Joan Faulkner, noted environmentalist, horsewoman and conservationist, who, with her late husband F. Sheffield Faulkner, founded Golden Herd Farm in Wilton, Conn., died Sept. 11 in a Norwalk hospital. She was 103.

Joan Fisher Faulkner was born on July 5, 1911, the only daughter of the late publisher and philanthropist Henry Johnson Fisher and Alice Agnew Fisher of Sabine Farm, Round Hill Road, Greenwich. She had horses from an early age and became a well-known horsewoman and expert rider. She rode with her father in Connecticut and at the hunt on their farm, Doverton, on the eastern shore in Maryland. She often accompanied her father on trips to the National Horse Show in Dublin, Ireland, to purchase legendary Irish jumpers. Together they helped found and support the Greenwich Trail Riding Association and established horse trails throughout Sabine Farm property that remain today.

She graduated from Greenwich Academy in 1928 and attended Wellesley College where she graduated in 1933. She attended The Sorbonne in Paris, where she studied sculpture and traveled to Istanbul on the Orient Express with her aunt, Katherine Agnew Auchincloss, to visit museums when she concluded her studies. When she returned from Europe she opened a sculpture studio in Manhattan where she created gallery exhibited pieces in stone, metal and wood.

She and F. Sheffield Faulkner of Rye, N.Y., were married Sept. 30, 1944 in Greenwich, where they lived prior to relocating to their Wilton farm. She and her husband moved to Wilton from Greenwich, Conn., and purchased the 18th-century home and farm property on the top of Bald Hill overlooking Kent Pond in 1953. For the next 30 years they raised Guernsey cows, bulls, vegetables and fruit as well as orchids, Easter lilies and poinsettias on the farm. One of their prize cows, Gingham, won the blue ribbon at the Big E Fair in Springfield and placed second at the National Western Stock Show in Denver the same year.

She never allowed any chemicals to be used on the farm, preferring organic solutions for crop growth, insect and disease control. She religiously recycled newspaper, metal, plastic whenever possible and re-used items including aluminum foil. She was an early environmentalist and supported national and local conservation organizations her entire life. She and her older brothers began sailing and sailboat racing as teenagers at Indian Harbor Yacht Club in Greenwich, a sport and avocation that continued throughout their adult lives.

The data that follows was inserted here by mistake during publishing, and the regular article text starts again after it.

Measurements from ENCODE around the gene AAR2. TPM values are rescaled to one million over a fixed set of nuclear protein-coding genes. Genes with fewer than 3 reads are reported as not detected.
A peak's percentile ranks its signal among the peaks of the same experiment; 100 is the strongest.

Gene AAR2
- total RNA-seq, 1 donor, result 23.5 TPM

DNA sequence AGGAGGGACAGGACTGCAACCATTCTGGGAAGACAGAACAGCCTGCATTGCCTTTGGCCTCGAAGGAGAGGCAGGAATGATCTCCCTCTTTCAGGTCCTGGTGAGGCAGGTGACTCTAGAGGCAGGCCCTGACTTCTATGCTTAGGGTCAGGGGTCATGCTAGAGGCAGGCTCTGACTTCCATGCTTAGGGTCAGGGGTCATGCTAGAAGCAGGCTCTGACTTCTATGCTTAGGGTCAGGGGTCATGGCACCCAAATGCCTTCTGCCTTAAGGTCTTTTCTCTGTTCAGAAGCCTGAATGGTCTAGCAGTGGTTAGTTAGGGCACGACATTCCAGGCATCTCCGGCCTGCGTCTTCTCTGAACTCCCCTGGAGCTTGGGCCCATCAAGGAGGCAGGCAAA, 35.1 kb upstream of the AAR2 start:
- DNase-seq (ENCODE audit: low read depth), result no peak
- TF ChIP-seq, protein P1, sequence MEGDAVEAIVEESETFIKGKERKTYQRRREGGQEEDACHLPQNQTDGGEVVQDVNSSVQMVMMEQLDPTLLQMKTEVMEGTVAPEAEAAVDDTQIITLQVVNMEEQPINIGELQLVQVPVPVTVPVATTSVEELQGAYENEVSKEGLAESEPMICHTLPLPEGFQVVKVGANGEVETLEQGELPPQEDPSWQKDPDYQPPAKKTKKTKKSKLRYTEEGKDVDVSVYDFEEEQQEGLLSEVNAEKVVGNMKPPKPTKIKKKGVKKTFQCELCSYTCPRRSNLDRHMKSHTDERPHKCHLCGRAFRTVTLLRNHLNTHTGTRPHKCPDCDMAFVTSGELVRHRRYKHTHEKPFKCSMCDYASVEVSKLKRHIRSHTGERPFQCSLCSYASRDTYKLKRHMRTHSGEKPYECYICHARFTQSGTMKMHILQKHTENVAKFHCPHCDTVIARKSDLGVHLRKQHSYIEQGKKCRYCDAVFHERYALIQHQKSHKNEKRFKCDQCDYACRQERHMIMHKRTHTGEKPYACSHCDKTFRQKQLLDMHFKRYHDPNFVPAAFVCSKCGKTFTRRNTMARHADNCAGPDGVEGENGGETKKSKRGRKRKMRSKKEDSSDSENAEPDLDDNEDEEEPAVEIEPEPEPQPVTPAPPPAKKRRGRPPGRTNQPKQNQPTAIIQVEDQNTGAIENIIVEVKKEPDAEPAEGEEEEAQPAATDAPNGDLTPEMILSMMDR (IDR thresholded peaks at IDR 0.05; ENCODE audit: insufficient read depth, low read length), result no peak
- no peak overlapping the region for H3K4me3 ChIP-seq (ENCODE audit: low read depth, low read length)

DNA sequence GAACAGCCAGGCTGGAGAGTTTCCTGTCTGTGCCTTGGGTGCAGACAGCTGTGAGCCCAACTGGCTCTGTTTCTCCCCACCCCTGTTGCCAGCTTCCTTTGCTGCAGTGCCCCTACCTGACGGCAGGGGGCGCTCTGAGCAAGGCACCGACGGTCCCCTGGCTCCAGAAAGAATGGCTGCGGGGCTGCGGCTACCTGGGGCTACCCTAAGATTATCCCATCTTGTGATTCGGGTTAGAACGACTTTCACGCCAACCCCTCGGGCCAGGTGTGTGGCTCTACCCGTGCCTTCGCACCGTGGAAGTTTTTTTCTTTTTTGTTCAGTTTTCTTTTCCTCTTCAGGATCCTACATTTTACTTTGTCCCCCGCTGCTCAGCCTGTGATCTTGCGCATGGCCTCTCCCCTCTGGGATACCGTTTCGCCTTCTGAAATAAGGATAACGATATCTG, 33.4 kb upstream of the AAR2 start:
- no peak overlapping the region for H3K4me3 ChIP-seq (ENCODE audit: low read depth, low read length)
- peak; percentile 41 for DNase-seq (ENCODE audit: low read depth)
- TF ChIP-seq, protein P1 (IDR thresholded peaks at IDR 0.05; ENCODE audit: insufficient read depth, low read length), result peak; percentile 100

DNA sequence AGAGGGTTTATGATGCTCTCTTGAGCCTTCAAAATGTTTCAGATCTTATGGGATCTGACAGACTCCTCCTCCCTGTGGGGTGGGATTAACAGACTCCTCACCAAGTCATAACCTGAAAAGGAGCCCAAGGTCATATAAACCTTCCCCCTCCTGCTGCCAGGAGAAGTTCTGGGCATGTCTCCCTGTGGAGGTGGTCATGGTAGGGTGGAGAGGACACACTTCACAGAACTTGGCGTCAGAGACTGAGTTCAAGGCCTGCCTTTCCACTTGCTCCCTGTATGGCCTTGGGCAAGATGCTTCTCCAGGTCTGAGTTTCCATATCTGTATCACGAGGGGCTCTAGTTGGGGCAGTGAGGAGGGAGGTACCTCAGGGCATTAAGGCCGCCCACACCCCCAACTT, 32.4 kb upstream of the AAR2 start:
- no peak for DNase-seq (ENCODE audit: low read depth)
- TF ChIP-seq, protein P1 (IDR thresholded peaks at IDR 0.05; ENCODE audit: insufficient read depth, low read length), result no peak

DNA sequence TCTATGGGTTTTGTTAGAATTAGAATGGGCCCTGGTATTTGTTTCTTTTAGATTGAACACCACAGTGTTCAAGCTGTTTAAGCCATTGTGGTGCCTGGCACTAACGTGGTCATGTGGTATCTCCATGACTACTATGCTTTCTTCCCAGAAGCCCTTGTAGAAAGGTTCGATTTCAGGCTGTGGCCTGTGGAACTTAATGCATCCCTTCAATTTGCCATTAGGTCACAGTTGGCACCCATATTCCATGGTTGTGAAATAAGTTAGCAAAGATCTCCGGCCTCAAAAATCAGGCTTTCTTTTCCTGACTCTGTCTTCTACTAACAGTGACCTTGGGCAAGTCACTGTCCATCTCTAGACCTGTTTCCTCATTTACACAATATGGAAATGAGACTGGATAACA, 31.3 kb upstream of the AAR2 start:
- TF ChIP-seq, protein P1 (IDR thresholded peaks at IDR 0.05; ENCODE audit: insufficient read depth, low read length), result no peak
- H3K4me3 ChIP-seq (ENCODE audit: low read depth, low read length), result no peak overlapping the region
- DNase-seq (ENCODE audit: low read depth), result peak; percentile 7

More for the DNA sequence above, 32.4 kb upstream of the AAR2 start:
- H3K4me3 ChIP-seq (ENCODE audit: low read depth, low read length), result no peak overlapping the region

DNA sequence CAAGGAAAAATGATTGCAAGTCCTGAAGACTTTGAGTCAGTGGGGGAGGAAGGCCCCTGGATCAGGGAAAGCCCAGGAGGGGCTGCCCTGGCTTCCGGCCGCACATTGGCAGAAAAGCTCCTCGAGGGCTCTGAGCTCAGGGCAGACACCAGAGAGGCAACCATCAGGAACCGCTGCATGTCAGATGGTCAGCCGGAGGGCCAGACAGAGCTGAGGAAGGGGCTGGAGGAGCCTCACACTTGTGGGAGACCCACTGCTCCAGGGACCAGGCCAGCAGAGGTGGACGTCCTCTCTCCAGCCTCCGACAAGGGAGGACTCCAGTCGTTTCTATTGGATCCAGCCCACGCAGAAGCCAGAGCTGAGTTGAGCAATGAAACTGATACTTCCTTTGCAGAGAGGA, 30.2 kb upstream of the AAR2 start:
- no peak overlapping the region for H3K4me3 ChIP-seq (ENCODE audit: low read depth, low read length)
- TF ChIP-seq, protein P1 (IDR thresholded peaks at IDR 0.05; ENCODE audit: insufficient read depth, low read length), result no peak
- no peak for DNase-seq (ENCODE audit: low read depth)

Beginning in the 1950s, Joan, her husband and family moved to Edgartown on Martha’s Vineyard during the summer where she raced Sandpiper, her Rhodes 19 sailboat at the Edgartown Yacht Club, a ritual that continued into her 70s. She was an early, active and expert skier, as was her husband, and encouraged her children and grandchildren to learn and enjoy the sport.

She was a dedicated supporter of the Sierra Club, National Resources Defense Council and New York Botanical Garden. She was a member of the Vineyard Conservation Society, Wilton Garden Club, Wilton Riding Club, Edgartown Yacht Club and Martha’s Vineyard Art Association. She traveled extensively, enjoyed knitting, reading, growing orchids and night blooming cereus and was a Mayflower descendant.

She is survived by a brother, Everett Fisher of Greenwich, Conn., and by her children: Lindsay Faulkner Hagen and her husband Peter of Santa Fe, N.M., Robert S. Faulkner of Manchester, Pamela Faulkner Quinn and her husband Lawrence of Portsmouth, R.I., and Elizabeth H. Faulkner of Warren, R.I. She is also survived by her grandchildren: Robert S. Faulkner Jr. of New York, N.Y., Elizabeth Faulkner Rowe of Gloucester, E. Conor Hagen of Brooklyn, N.Y., Lindsay Fisher Quinn of Burlington, Vt., and Lawrence B.C. Quinn of Portsmouth, R.I. She is also survived by two great-grandchildren, Griffin Rowe and Madeleine Rowe, and by 11 nieces and nephews. She was predeceased by her brothers Bennett and Agnew, and by her nephew Bennett who died at the World Trade Center on Sept. 11, 2001. Her husband died in 1995.

A service will be held at St. Matthew’s Episcopal Church, 36 New Canaan Road (Route 106), Wilton, Conn., on Saturday, Sept. 20, followed by a reception at her home, 37 Keeler’s Ridge Road, also in Wilton.